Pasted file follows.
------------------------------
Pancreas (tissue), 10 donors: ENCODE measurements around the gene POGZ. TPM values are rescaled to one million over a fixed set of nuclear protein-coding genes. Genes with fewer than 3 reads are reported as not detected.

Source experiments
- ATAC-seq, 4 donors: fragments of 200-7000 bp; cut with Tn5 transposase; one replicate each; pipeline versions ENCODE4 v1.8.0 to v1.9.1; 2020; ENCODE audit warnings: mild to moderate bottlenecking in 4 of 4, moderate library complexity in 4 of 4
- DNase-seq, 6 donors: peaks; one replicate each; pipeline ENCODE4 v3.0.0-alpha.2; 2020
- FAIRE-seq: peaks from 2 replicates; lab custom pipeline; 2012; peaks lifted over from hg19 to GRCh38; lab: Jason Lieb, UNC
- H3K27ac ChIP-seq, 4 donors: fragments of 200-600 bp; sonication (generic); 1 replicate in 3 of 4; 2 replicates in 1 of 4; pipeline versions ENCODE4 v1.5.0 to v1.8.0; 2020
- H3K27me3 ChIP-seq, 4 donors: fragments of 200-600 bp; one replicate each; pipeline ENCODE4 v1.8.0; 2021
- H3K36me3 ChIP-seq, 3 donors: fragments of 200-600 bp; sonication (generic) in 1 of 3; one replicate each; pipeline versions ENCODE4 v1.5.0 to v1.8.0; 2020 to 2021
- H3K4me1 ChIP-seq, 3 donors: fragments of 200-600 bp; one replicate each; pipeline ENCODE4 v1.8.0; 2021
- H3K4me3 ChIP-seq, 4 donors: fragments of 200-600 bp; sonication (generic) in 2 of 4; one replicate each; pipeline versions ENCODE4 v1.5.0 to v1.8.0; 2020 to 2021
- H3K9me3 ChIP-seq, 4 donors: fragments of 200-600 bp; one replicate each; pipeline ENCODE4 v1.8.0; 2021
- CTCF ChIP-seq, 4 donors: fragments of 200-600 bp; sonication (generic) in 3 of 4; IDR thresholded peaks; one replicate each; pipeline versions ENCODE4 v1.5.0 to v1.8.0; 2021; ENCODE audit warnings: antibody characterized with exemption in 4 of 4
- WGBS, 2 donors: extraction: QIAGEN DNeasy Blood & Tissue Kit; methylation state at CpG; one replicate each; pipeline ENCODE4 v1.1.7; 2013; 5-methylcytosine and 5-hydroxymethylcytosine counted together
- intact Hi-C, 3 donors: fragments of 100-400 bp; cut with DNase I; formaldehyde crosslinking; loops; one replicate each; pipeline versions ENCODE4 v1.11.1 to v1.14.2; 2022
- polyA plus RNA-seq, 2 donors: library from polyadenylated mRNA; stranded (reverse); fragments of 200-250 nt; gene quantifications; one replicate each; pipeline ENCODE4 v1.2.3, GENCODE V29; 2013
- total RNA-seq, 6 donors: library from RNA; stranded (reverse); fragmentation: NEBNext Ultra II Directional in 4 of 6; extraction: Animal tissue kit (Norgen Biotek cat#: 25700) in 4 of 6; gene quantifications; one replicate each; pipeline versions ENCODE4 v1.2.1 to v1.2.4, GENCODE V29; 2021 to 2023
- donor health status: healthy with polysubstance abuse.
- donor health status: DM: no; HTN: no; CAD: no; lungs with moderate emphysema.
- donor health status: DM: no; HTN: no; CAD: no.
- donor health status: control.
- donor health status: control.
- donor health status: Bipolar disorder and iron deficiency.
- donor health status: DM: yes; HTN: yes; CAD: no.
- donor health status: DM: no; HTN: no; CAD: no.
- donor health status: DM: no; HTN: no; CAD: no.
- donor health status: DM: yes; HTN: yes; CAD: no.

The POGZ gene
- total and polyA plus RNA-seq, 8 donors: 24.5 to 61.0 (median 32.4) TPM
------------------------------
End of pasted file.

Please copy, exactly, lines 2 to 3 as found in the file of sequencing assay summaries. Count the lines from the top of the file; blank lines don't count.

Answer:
Source experiments
- ATAC-seq, 4 donors: fragments of 200-7000 bp; cut with Tn5 transposase; one replicate each; pipeline versions ENCODE4 v1.8.0 to v1.9.1; 2020; ENCODE audit warnings: mild to moderate bottlenecking in 4 of 4, moderate library complexity in 4 of 4